29 The “Buy Decision” Consider Buy Decision sources in priority order:
Surplus Property Qualified Rehabilitation Facilities Inmate Labor DAS Statewide Price Agreement NOTE: ORS 190 Agreements such as Intergovernmental & Tribal Agreements may be used at any time in the process Open Market If Buy Decision sources do not meet your needs, the purchase may be made in the open market May go through Buy Decision sources with idea of what’s needed and evaluate what they offer. DAS Rule requires consideration in priority order: Surplus – use what State has already purchased QRF – use public funds to support disabled people Inmate Labor – use labor resources that public funds already support Statewide PA – discounts and advantages for volume purchases IGA – using other public resources to meet the need

30 The “Buy Decision” Required to purchase from a “Buy Decision” source, if it meets ODOT’s needs. Often quicker process than Open Market solicitations No limit to quantities or cost of purchase If Buy Decision doesn’t meet our need, we develop clear specifications before contacting vendors in the Open Market

31 How to Find Buy Decision Sources
Surplus ODOT Surplus or website DAS website Qualified Rehabilitation Facility (QRF) DAS website includes lists of QRF providers for Goods or Services Inmate Labor Websites for Oregon Corrections Enterprises or Oregon Dept of Corrections Inmate Work Activities Handout: Helpful Websites and Links Ask someone to name a good and a service they purchase Do an online demo of each site to look for them Handout

32 How to Find Buy Decision Sources
DAS Price Agreements OPO website for list of Price Agreements Call Debbie Janke at (503) Oregon Procurement Information Network (ORPIN) Call DAS Hotline at (503) , Option 2 Handout: ORPIN Step-by-Step Guide Generally easier to find PA on ORPIN when you have the PA number OPO has searchable list Call DAS hotline – they can tell you if there is a price agreement for item you are procuring. Handout

33 Getting Access to ORPIN
To obtain “state employee” access to ORPIN Debbie Janke, subject line "ORPIN Access" Include your preferred “user name” 6 characters or more alpha or numeric characters only case-sensitive For assistance with ORPIN Contact Debbie Janke at (503) or by State employee access download documents post solicitation and award on ORPIN Contact Debbie Janke for access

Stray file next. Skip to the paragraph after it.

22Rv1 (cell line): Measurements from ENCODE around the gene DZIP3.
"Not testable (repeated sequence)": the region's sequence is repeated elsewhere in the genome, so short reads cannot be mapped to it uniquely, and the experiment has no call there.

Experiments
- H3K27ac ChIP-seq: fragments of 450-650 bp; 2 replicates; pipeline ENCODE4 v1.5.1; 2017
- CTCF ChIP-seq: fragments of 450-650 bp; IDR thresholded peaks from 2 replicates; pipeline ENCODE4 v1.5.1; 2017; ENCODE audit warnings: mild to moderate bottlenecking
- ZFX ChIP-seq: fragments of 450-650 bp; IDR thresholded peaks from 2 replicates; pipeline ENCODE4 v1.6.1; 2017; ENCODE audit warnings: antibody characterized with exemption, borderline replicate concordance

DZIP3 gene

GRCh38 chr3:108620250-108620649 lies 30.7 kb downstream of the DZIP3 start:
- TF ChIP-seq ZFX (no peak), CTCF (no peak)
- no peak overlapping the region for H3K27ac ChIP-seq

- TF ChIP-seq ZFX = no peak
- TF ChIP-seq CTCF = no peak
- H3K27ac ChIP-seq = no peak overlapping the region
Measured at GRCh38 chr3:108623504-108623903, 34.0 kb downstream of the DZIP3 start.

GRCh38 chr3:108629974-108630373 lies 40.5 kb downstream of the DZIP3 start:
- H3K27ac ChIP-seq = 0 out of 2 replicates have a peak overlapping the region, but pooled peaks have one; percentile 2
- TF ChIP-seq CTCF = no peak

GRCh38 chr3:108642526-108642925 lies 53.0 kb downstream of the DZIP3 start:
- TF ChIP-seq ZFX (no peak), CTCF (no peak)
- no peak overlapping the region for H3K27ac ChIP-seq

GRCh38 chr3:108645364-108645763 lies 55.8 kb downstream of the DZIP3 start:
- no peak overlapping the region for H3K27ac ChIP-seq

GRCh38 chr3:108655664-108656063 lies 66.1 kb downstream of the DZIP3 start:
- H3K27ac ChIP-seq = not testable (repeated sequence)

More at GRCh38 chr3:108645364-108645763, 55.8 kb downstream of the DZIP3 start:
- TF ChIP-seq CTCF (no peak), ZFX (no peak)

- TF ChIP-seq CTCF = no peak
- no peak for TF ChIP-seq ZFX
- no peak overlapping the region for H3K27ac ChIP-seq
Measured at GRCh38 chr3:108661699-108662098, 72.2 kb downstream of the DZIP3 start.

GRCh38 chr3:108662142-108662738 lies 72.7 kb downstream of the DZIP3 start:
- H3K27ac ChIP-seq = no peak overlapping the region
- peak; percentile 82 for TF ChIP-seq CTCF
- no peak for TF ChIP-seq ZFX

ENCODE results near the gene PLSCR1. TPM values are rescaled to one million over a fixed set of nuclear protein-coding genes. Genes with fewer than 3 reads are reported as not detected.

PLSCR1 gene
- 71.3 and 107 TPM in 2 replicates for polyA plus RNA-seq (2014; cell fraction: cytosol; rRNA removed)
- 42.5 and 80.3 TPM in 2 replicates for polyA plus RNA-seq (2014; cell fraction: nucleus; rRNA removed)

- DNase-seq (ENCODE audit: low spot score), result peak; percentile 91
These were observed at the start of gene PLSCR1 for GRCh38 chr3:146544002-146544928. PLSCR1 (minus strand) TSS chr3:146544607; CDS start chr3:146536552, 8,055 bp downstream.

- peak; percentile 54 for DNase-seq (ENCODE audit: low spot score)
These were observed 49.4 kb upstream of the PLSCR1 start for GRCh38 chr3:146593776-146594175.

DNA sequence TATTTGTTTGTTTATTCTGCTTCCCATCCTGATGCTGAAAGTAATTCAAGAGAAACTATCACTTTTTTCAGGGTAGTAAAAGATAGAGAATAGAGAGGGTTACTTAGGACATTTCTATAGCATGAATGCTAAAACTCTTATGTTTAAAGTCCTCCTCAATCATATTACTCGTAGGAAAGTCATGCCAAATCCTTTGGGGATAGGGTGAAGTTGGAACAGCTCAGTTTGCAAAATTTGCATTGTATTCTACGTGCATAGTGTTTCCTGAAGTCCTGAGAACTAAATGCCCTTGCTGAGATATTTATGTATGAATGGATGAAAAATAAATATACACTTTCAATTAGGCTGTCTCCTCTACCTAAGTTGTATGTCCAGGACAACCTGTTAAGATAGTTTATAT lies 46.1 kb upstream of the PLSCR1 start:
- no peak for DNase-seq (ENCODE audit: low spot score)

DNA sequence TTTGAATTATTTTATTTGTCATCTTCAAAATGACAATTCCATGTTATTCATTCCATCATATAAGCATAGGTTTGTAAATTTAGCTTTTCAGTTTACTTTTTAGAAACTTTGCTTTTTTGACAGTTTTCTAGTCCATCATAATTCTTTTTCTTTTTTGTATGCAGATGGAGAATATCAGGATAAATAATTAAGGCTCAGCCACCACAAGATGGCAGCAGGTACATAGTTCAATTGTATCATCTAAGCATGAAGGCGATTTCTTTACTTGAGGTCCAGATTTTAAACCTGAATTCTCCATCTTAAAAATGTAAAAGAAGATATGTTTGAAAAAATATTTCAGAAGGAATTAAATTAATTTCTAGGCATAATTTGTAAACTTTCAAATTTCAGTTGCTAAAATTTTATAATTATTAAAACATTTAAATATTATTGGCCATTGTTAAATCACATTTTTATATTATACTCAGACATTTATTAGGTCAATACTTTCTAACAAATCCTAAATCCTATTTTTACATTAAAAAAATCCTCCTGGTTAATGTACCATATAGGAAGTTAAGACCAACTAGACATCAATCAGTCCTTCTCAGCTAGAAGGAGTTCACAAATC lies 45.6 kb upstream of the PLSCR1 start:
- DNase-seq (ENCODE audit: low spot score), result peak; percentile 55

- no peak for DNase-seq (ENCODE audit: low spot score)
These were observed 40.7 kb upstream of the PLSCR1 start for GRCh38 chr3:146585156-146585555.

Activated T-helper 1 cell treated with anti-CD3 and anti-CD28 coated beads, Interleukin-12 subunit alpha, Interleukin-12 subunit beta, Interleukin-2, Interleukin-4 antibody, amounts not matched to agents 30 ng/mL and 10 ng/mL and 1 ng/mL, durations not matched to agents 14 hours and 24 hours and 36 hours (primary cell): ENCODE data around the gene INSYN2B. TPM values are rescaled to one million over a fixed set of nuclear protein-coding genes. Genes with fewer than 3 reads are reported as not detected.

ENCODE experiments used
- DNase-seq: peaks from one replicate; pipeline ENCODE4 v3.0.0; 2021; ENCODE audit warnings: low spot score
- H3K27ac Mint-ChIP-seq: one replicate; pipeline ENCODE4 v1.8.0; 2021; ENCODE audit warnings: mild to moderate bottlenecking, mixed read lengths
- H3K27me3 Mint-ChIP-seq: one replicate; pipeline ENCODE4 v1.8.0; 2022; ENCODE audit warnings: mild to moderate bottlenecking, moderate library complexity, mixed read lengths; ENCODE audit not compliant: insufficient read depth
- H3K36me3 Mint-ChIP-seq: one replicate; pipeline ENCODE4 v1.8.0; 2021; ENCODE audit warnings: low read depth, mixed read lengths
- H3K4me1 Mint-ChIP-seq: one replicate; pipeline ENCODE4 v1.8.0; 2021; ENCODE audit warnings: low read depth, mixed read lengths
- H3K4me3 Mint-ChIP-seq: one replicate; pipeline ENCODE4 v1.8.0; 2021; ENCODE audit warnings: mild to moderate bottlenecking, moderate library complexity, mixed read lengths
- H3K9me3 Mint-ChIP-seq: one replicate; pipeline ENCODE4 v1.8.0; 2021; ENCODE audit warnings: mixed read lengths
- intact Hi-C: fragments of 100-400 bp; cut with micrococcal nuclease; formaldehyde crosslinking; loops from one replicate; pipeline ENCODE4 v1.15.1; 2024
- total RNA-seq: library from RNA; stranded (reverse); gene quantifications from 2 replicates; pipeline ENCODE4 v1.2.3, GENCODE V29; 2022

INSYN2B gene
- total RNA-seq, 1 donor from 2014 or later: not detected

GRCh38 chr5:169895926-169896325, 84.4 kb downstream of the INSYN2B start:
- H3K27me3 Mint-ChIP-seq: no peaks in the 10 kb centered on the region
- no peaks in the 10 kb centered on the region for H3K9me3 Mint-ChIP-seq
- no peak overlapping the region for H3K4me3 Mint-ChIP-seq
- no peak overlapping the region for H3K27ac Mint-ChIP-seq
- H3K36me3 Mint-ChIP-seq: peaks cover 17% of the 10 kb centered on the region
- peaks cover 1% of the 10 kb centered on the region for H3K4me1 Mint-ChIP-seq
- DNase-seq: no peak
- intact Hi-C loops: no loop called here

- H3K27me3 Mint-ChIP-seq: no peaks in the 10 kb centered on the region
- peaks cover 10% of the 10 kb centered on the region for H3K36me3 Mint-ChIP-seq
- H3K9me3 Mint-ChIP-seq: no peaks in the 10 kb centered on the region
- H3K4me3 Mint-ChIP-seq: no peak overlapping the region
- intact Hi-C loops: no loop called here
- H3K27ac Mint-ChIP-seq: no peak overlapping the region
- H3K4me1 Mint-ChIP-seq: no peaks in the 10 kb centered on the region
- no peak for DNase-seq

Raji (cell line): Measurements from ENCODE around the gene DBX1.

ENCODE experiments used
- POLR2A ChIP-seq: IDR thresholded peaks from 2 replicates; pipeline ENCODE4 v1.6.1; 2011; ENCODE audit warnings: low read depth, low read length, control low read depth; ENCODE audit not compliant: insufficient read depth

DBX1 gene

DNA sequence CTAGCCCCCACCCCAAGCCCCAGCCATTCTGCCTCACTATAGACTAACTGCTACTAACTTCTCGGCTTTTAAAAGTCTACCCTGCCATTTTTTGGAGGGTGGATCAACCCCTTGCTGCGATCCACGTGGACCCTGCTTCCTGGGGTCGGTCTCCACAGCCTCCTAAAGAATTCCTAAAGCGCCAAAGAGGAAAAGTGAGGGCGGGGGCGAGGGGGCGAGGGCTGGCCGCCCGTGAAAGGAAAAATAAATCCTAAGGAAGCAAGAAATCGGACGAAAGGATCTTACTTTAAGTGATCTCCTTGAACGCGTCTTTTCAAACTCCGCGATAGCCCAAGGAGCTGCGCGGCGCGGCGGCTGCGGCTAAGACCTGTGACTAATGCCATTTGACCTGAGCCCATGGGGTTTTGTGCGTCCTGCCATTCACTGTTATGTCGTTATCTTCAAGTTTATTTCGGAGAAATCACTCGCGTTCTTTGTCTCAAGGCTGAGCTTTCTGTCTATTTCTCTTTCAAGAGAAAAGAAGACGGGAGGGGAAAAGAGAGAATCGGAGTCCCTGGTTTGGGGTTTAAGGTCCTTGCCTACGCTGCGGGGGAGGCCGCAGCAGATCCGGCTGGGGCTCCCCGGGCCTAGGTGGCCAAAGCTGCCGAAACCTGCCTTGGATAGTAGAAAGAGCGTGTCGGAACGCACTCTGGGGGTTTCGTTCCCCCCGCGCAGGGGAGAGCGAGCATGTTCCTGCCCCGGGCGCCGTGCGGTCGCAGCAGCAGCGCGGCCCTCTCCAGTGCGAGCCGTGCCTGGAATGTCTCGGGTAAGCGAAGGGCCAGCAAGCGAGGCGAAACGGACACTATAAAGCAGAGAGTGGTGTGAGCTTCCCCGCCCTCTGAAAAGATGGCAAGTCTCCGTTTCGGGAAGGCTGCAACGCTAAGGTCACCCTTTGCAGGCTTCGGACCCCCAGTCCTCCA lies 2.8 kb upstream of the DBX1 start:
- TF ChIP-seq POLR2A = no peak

34 ORPIN Training DAS provides hands-on classes:
ORPIN Full System Training ORPIN: Just the Basics iLearnOregon at https://iLearn.oregon.gov Check class dates and times Register for training DAS offers excellent training on ORPIN Register on iLearn (State system)

35 DAS Price Agreements Intended to provide cost effective pricing for common goods and services Prices in the Price Agreement are the maximum limits ODOT can request lower prices Designated as either Mandatory or Convenience Mandatory – Must use, with some exceptions Convenience – May use Mandatory Price Agreements - Required to purchase from these If goods or services meet our need PA may list exceptions when not required to purchase When there are multiple mandatory PA for the same item, choose the one that best fits your needs Examples of Mandatory Price Agreements Office supplies Computer hardware Tires Fuel Convenience PA typically put in place to meet needs of specific agency or project - ODOT not required to purchase from these

36 ODOT Price Agreements ODOT also has Price Agreements Asphalt
Emulsions and Recycling Agents Deicer, Magnesium Chloride ODOT also has Price Agreements.

37 Fleet Equipment Purchases
Before contacting vendors, contact Fleet Operations to verify if there is a price agreement Refer to “Fleet Equipment Purchase Process” handout for more information If you have questions or need assistance, contact Stacie Olano at (503) Handout: Fleet Equipment Purchase Process New guidelines – will be posted on Fleet’s Intranet site. Handout

38 Process Map - Bid, Award, Pay
That covers initial steps If Buy Decision meets need, purchase from source. If Buy Decision doesn’t meet needs, go to Open Market.

39 Soliciting in the Open Market
Section 2 Procurement 201 Purchasing Goods and Trade Services

40 Process Map - Bid, Award, Pay
Open Market procurements go through Bid – Award process. Complexity of process changes based on several factors: Total estimated cost Risk and complexity of purchase Solicitation method

41 State of Oregon Procurement Policy
ORS 279A.015 A sound and responsive public contracting system should: Instill public confidence through ethical and fair dealing, honesty and good faith on the part of government officials Allow impartial and open competition, protecting both the integrity of the public contracting process and the competitive nature of public procurement Taxpayers and businesses are very interested in how we manage procurements. State of Oregon procurement policy in ORS 279 states: Public confidence through ethical and fair dealing, Don't engage in unethical or unfair business practices Don't create perception of unethical or unfair ADOT article Impartial and open competition 3 quote process, ITBs and RFPs. Don’t unnecessarily limit competition for ODOT contracts Former FAA article

42 State of Oregon Procurement Policy
ORS 279A.015 (continued) A sound and responsive public contracting system should: Promote efficient use of government resources, maximizing the economic investment in public contracting within this state. Clearly identify rules and policies that implement each of the legislatively mandated socioeconomic programs that overlay public contracting and accompany the expenditure of public funds. Efficient use of government resources – Surplus Inmate labor DAS Price Agreements ORS 190 Agreements Legislatively mandated socioeconomic programs MWESB notification requirements Qualified Rehabilitation Facilities (QRF) ESB program

43 Ethical Considerations